Until now, most hopes for revolutionizing big data processing were with quantum computing. Quantum computers are particularly suitable to tackle big data because of their ability to simultaneously process different approaches to the same problem. Progress in the area of quantum computing has been slower than expected, because among other issues, problems need to be defined in a whole new way in order to be solved using this technology.

For quantum computing, the Canadian company D-Wave leads the game with high profile clients such as Google, NASA and (reportedly) NSA

In the new contract with DoE, IBM brings the data-centric computing approach, and has joined efforts with NVidia (GPU and interconnectivity) and Mellanox Technologies (interconnectivity).

The level of investment, effort and risk situates these projects well out of reach for the majority of regular companies and research institutions. However, with more options developing, we are likely to see new methods and approaches for dealing with big data, which will will be gradually mainstreamed.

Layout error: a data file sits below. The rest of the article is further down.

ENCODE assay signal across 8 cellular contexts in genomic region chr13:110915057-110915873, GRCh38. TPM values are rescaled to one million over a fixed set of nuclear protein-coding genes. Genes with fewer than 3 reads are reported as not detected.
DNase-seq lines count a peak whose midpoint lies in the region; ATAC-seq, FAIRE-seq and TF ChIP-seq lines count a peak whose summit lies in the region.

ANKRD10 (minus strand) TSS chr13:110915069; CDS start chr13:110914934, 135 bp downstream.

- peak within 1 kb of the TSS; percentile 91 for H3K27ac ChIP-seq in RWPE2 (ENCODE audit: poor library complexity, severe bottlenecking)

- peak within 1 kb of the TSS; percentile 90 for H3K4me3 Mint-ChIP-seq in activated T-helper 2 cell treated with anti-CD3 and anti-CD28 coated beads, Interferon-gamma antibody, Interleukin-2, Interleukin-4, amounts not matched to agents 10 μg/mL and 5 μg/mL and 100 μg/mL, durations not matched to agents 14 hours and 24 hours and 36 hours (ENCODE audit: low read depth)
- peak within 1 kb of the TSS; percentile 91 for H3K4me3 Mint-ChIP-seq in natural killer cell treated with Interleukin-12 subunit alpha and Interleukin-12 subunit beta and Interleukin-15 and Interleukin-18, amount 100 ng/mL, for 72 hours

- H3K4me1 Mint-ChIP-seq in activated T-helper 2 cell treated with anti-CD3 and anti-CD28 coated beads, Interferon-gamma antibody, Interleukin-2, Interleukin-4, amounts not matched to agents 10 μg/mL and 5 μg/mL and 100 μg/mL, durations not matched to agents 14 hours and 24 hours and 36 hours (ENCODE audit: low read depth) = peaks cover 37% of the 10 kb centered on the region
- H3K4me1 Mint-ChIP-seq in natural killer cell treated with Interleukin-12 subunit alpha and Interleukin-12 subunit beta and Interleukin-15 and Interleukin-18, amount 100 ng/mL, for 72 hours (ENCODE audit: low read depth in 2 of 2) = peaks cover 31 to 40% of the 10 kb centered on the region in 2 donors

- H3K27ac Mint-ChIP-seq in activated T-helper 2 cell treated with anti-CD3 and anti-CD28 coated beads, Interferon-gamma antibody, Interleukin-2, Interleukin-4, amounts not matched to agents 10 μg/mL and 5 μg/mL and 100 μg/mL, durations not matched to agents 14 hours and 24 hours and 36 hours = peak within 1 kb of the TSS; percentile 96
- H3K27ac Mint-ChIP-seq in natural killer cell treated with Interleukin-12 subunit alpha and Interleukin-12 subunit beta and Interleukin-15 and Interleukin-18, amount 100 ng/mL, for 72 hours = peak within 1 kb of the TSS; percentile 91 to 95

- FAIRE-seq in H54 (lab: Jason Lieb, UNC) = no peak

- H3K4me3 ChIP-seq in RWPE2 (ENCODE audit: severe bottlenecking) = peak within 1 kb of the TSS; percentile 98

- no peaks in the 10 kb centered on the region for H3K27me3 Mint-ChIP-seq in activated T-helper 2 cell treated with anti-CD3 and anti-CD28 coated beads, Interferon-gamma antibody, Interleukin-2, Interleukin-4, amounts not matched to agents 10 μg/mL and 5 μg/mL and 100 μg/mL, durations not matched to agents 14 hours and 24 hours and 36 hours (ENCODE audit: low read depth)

A few links:

– the concept of data-centric computing explained in (rather) simple terms:

http://www.engadget.com/2014/11/14/ibm-data-centric-computing/

– IBM’s data-centric design vision:

http://research.ibm.com/articles/datacentricdesign/

– a video (trying) to describe some quantum computing terms:

http://mashable.com/2013/10/13/google-quantum-computing-video/

Digital disruption on the farm – prescriptive planting

An interesting article from The Economist (24 May 2014) on the use of big data on the farm and the relationship with prescriptive planting – the “system that tells them [farmers] with great precision which seeds to plant and how to cultivate them in each patch of land”.
There is a reference to The Climate Corporation which was founded by two Google ex-employees, mapping US land info, soil details and weather data with the purpose of using the aggregated data for selling crop insurance. This company was later bought by Monsanto for about USD 1 billion – one of the largest takeovers of a data company. #bigdataagriculture

Read more about it here:

http://www.economist.com/news/business/21602757-managers-most-traditional-industries-distrust-promising-new-technology-digital